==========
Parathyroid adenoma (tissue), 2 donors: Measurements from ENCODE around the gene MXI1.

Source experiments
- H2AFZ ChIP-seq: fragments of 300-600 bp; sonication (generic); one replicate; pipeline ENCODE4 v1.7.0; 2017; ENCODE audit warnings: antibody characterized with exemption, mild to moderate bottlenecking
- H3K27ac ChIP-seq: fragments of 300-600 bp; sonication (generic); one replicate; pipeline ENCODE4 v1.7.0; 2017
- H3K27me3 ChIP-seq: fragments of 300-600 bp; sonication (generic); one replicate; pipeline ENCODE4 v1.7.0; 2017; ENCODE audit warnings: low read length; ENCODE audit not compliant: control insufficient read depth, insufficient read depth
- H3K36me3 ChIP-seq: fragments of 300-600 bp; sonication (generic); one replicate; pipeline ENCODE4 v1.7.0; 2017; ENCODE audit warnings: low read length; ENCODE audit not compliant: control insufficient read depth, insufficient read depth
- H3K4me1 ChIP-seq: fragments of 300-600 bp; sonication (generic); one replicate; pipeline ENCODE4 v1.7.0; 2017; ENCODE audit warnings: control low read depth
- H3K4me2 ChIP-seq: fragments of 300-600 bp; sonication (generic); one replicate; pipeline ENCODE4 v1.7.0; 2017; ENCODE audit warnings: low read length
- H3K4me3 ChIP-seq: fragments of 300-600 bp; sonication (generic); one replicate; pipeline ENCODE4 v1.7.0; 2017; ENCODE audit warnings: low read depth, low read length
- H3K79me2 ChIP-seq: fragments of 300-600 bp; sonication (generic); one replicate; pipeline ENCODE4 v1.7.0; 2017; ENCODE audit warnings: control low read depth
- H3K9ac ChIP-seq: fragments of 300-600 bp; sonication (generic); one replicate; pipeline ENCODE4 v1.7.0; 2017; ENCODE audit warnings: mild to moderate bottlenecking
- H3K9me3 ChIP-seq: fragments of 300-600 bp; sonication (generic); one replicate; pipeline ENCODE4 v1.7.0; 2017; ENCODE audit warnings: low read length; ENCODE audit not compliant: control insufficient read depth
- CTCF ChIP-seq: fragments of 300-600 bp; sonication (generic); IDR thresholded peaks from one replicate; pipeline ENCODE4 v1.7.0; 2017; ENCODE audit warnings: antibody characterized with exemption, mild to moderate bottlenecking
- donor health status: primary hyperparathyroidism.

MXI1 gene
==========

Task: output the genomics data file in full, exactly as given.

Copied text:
Parathyroid adenoma (tissue), 2 donors: Measurements from ENCODE around the gene MXI1.

Source experiments
- H2AFZ ChIP-seq: fragments of 300-600 bp; sonication (generic); one replicate; pipeline ENCODE4 v1.7.0; 2017; ENCODE audit warnings: antibody characterized with exemption, mild to moderate bottlenecking
- H3K27ac ChIP-seq: fragments of 300-600 bp; sonication (generic); one replicate; pipeline ENCODE4 v1.7.0; 2017
- H3K27me3 ChIP-seq: fragments of 300-600 bp; sonication (generic); one replicate; pipeline ENCODE4 v1.7.0; 2017; ENCODE audit warnings: low read length; ENCODE audit not compliant: control insufficient read depth, insufficient read depth
- H3K36me3 ChIP-seq: fragments of 300-600 bp; sonication (generic); one replicate; pipeline ENCODE4 v1.7.0; 2017; ENCODE audit warnings: low read length; ENCODE audit not compliant: control insufficient read depth, insufficient read depth
- H3K4me1 ChIP-seq: fragments of 300-600 bp; sonication (generic); one replicate; pipeline ENCODE4 v1.7.0; 2017; ENCODE audit warnings: control low read depth
- H3K4me2 ChIP-seq: fragments of 300-600 bp; sonication (generic); one replicate; pipeline ENCODE4 v1.7.0; 2017; ENCODE audit warnings: low read length
- H3K4me3 ChIP-seq: fragments of 300-600 bp; sonication (generic); one replicate; pipeline ENCODE4 v1.7.0; 2017; ENCODE audit warnings: low read depth, low read length
- H3K79me2 ChIP-seq: fragments of 300-600 bp; sonication (generic); one replicate; pipeline ENCODE4 v1.7.0; 2017; ENCODE audit warnings: control low read depth
- H3K9ac ChIP-seq: fragments of 300-600 bp; sonication (generic); one replicate; pipeline ENCODE4 v1.7.0; 2017; ENCODE audit warnings: mild to moderate bottlenecking
- H3K9me3 ChIP-seq: fragments of 300-600 bp; sonication (generic); one replicate; pipeline ENCODE4 v1.7.0; 2017; ENCODE audit warnings: low read length; ENCODE audit not compliant: control insufficient read depth
- CTCF ChIP-seq: fragments of 300-600 bp; sonication (generic); IDR thresholded peaks from one replicate; pipeline ENCODE4 v1.7.0; 2017; ENCODE audit warnings: antibody characterized with exemption, mild to moderate bottlenecking
- donor health status: primary hyperparathyroidism.

MXI1 gene